05 Nov Failing into Yourself
I am not a good cook. Nor do I pretend to be.
Cooking was (and is) a developed skill I learned much later in life. It was definitely not a talent passed down to me in any way.
Where others have stories about their GramGram’s famous chocolate chip cookie recipe, or when someone says, “no one’s pot roast compares to Mama Jean’s pot roast!” I have….Internet.
Don’t get me wrong, my mother and grandmother had a few recipes they could rock out like no one else, and that one time my dad made food, it was delicious! But other than learning some tips and tricks along the way from very kind human beings (my in-laws), I learned the bulk of what I know from other blogs, asking lots of questions, and failing….a lot.
But one thing I learned was that failing and food, and failing at food, can teach you many things. The first being:
Beginnings can be discouraging – you don’t just start something being great at it.
I have overcooked eggs until they were inedible. I have added too much or not enough of an ingredient trying to make my own mayonnaise or chili sauce, until the concoction was unsavable and just plain awful. The failing didn’t end there.
Beyond the kitchen, I have failed at a 200lb front squat, I have lost many-a roller derby bouts, basketball games, and swimming meets. I have failed at balancing my time at home and at work. I have failed at saying the right thing at the right time. I have failed at taking time out of my busy life to care for myself. All-in-all, I am great at failure.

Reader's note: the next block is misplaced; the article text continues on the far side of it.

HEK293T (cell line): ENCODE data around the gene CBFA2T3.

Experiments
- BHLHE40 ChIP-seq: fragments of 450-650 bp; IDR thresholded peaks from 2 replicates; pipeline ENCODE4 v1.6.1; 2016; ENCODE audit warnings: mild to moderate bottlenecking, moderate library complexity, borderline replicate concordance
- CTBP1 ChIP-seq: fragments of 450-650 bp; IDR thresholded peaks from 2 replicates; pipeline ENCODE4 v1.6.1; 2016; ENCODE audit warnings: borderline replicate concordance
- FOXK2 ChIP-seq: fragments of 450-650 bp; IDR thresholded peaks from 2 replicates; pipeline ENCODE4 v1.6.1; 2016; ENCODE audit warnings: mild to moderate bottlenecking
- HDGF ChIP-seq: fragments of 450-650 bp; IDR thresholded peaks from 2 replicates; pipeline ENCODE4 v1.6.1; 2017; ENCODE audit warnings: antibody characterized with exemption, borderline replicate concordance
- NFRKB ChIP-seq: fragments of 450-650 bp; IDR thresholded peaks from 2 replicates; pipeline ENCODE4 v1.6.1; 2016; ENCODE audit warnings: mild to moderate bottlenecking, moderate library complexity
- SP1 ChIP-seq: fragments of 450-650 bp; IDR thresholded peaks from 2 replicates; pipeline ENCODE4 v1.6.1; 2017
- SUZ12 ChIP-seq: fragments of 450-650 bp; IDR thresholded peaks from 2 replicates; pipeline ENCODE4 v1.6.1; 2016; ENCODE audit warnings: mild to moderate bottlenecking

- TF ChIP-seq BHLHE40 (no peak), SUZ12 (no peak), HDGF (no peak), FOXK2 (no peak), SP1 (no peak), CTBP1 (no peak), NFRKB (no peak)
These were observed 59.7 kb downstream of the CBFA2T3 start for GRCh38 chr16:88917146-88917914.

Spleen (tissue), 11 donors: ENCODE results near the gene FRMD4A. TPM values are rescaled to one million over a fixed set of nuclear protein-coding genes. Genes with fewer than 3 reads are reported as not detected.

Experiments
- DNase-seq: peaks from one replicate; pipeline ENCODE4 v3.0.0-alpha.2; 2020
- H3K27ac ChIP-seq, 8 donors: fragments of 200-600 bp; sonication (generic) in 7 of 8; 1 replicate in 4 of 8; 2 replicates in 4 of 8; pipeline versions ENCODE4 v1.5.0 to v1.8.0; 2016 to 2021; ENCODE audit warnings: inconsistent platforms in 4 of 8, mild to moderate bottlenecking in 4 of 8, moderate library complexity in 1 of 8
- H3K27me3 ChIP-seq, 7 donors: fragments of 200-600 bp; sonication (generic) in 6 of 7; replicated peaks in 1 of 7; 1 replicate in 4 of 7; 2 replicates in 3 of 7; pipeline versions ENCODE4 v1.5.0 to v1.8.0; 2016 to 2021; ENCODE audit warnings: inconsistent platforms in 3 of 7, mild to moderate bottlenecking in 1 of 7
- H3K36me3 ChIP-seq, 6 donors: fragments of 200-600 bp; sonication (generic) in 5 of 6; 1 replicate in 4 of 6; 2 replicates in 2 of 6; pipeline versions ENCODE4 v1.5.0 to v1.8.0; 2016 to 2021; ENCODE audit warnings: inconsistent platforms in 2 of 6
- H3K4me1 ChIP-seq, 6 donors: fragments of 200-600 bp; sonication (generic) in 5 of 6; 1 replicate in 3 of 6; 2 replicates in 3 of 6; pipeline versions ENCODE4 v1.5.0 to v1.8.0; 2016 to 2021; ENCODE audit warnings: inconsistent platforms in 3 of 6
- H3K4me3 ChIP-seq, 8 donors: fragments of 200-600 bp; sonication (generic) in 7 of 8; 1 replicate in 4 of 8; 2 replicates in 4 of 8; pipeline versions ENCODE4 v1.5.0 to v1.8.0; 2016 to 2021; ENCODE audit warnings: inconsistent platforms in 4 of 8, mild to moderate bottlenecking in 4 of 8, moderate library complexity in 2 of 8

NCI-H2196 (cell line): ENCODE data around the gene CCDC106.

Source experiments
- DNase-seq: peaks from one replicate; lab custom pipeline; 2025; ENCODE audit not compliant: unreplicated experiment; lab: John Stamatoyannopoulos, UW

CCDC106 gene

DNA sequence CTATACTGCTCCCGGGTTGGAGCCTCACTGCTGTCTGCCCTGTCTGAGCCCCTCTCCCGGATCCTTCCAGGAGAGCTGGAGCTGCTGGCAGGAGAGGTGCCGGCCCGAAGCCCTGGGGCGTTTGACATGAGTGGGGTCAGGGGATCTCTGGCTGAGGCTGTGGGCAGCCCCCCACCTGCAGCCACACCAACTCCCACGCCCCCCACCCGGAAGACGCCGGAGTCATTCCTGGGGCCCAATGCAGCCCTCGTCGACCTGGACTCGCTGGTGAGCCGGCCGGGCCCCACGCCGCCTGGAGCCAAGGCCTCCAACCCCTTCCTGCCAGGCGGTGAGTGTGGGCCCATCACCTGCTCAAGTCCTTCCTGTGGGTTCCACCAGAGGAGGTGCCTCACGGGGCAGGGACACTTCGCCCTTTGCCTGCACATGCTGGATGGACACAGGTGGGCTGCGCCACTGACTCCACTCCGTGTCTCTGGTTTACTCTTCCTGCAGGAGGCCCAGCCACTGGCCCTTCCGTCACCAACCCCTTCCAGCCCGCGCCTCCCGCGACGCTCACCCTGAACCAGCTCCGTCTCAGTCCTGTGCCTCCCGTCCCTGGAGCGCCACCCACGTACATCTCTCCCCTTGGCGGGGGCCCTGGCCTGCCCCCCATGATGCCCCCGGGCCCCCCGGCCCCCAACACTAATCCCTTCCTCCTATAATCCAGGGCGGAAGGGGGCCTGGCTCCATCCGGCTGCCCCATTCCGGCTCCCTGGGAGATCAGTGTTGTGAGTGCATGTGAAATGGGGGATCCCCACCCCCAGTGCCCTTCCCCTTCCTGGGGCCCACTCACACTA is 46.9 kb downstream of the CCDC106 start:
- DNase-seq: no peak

The point is, cooking, and all of the aforementioned skills – takes practice. Rachel Ray didn’t automatically wake up one day after never cooking anything before and create the best meal of her life. Camille Leblanc-Bazinet didn’t wake up one day snatching 200lbs and then get the title “Fittest Alive” a few days later. IT TOOK YEARS.
Years making the same meal again and again. Years and years, practicing the same movements and techniques over and over again in the gym. Years of not being number one, again and again but trying again anyway. IT TAKES YEARS.
It also takes dedication and perseverance…
The thought of that alone, depending on what kind of attitude you hold, can either be encouraging or discouraging. Just remember:
“Never give up on a dream because of the time it will take to accomplish it. The time will pass anyway.”
… and second lesson I learned from failing:
Your attitude can change the entire experience.
If you look at cooking, or working out, or writing a paper, as a chore – it’s never going to be a good experience. It will never been fun. More than that, a negative thought process may form and turn into a habit of negative thoughts, feelings and behaviors. That is good for no one. You will discourage yourself from trying again, and most likely irritate those around you. No one likes a negative Nancy! She’s the worst.